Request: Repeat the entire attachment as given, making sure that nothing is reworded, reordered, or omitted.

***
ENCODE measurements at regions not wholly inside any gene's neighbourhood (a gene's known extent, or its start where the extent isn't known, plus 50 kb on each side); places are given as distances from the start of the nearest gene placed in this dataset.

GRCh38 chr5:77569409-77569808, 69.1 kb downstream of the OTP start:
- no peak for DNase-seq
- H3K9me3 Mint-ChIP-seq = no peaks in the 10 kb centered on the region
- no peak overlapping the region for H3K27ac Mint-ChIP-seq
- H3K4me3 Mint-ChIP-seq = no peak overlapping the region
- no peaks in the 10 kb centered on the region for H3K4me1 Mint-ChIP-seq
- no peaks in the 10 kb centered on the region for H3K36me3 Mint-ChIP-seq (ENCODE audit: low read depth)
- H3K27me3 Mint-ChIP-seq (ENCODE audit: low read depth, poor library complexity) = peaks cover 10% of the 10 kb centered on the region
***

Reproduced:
ENCODE measurements at regions not wholly inside any gene's neighbourhood (a gene's known extent, or its start where the extent isn't known, plus 50 kb on each side); places are given as distances from the start of the nearest gene placed in this dataset.

GRCh38 chr5:77569409-77569808, 69.1 kb downstream of the OTP start:
- no peak for DNase-seq
- H3K9me3 Mint-ChIP-seq = no peaks in the 10 kb centered on the region
- no peak overlapping the region for H3K27ac Mint-ChIP-seq
- H3K4me3 Mint-ChIP-seq = no peak overlapping the region
- no peaks in the 10 kb centered on the region for H3K4me1 Mint-ChIP-seq
- no peaks in the 10 kb centered on the region for H3K36me3 Mint-ChIP-seq (ENCODE audit: low read depth)
- H3K27me3 Mint-ChIP-seq (ENCODE audit: low read depth, poor library complexity) = peaks cover 10% of the 10 kb centered on the region